Third, Miller’s outrage at the firing of Honors is telling. Miller is about as gay-friendly a conservative as you will find in the realm of talk radio and Fox News. He claims to have no problems with gay marriage. He speaks fondly of gay friends. And yet, as he whined about the dismissal of Owen Honors from the Enterprise this morning, I couldn’t help but wonder why Miller hasn’t been able to muster much outrage these last 17 years or so over the 13,000 men and women discharged from the American armed forces for violating the “Don’t Ask, Don’t Tell” policy — men and women who did nothing wrong, but were expelled because of who they were.
The battles some people choose to fight . . .

Wednesday, January 5th, 2011 | 07:57 am (UTC) - Wingnut Central
I wonder if Miller really belives any of what he says. I was listening to some AM radio station today and some other wingnut hack was defending this Navy officer's actions. This leads me to beieve that there's some central source for daily wingnut talking point that these radio jerks subscribe to or check each morning to cue them about what to discuss and how to discuss it.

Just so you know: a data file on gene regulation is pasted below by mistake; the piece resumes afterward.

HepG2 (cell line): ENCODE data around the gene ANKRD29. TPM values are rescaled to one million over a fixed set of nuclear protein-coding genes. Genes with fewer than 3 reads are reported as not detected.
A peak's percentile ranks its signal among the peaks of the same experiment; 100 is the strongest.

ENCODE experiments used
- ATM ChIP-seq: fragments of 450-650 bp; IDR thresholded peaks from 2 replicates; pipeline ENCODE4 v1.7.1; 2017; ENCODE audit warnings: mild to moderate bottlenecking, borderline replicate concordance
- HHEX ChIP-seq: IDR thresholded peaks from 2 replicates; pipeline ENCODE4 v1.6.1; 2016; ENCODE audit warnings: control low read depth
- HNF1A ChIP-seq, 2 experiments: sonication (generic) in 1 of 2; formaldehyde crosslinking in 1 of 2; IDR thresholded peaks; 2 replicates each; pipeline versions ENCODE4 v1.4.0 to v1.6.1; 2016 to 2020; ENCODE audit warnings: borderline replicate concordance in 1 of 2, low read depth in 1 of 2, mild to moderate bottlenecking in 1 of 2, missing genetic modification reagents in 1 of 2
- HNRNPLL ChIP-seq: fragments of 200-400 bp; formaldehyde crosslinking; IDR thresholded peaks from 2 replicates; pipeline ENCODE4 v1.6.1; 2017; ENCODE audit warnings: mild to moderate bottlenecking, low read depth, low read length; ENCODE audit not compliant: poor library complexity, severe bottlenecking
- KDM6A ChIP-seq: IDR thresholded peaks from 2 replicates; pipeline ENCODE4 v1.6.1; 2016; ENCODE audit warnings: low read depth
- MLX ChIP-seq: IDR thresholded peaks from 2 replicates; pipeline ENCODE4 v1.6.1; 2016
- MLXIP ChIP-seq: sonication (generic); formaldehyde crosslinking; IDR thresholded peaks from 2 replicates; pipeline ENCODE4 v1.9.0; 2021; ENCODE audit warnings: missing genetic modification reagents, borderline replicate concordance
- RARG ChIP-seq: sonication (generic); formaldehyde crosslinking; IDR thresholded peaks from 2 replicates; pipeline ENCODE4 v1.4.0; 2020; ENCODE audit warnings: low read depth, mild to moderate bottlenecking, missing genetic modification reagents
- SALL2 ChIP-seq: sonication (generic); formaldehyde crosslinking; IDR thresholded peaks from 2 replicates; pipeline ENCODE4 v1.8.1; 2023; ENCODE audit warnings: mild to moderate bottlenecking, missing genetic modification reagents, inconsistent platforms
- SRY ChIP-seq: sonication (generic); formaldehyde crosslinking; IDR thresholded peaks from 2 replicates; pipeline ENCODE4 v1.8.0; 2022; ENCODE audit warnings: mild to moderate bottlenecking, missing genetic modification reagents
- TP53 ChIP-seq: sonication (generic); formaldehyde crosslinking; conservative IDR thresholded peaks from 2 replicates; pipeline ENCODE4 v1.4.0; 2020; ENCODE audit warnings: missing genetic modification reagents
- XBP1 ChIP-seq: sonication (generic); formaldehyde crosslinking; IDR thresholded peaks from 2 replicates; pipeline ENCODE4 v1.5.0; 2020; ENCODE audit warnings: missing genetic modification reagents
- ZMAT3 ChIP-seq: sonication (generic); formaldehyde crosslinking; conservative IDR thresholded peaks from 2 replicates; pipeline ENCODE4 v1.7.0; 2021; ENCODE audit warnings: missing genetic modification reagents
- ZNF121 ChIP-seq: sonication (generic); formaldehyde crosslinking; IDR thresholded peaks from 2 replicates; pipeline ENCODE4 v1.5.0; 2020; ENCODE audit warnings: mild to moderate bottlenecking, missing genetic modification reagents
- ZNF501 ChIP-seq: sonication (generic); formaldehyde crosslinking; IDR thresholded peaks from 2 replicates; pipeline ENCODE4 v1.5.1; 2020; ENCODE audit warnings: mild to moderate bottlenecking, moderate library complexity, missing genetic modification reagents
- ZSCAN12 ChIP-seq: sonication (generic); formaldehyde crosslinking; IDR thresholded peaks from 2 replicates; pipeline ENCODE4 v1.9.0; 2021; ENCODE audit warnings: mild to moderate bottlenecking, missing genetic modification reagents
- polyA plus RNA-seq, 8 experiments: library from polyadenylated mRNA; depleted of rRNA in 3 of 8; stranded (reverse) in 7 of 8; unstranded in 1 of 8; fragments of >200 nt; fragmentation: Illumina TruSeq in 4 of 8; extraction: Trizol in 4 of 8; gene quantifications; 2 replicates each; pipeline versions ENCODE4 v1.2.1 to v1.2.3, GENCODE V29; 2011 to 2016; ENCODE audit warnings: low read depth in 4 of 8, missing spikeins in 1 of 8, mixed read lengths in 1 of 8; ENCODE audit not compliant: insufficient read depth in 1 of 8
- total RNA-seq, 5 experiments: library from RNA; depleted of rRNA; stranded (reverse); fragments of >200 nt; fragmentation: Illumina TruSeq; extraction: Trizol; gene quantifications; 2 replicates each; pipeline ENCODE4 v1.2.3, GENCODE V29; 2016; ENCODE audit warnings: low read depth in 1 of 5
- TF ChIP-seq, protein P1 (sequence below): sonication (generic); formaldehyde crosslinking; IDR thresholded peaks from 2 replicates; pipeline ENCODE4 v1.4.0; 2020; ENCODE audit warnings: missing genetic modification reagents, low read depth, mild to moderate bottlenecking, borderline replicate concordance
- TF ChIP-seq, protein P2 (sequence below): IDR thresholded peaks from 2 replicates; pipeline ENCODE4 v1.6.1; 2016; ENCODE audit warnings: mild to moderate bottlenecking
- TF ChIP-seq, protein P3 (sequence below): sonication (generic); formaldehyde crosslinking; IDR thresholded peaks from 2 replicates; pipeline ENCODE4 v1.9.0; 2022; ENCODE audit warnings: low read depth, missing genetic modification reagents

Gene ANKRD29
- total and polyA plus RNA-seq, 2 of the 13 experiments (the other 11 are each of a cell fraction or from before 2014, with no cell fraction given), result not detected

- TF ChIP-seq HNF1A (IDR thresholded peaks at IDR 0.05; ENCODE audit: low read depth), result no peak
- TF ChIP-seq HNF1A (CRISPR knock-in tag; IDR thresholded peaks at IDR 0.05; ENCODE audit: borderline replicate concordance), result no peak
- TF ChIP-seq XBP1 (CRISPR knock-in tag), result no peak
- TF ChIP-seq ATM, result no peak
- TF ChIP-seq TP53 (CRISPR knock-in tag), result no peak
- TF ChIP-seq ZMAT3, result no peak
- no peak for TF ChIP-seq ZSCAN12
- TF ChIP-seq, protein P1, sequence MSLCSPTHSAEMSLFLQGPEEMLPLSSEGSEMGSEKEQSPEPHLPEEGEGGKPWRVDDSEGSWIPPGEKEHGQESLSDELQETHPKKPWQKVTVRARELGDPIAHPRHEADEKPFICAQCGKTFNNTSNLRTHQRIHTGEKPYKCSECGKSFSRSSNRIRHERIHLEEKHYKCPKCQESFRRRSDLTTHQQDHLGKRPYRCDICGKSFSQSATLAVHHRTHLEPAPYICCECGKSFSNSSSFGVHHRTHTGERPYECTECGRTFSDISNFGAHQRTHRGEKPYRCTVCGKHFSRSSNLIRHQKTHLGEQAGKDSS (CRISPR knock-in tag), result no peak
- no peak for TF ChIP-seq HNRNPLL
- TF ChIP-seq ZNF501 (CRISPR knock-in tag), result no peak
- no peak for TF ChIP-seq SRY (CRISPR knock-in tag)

It must be like the AP or Reuter's for wingnuts. I can just see Miller sauntering over to the fax machine or accessing his email while muttering into his beard, "OK, what shit do I talk about today?"
Wednesday, January 5th, 2011 | 04:14 pm (UTC) - Nice blog
It is rather interesting for me to read that post. Thanx for it. I like such topics and anything connected to them. I definitely want to read a bit more soon.

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Thursday, January 6th, 2011 | 01:12 pm (UTC)
Honors was fired because people outside the military found out about the video years after it was broadcast over the closed circuit TV of the Enterprise. Thousands of people watched the videos, some of them outranked Honors. Why weren't they fired too?

The ironic thing is that homosexuality is still a crime in the military. Even after DADT is repealed, homosexuality will still be a crime in the military. People were kicked out for being gay before DADT, and my guess is they will continue to be kicked out after DADT.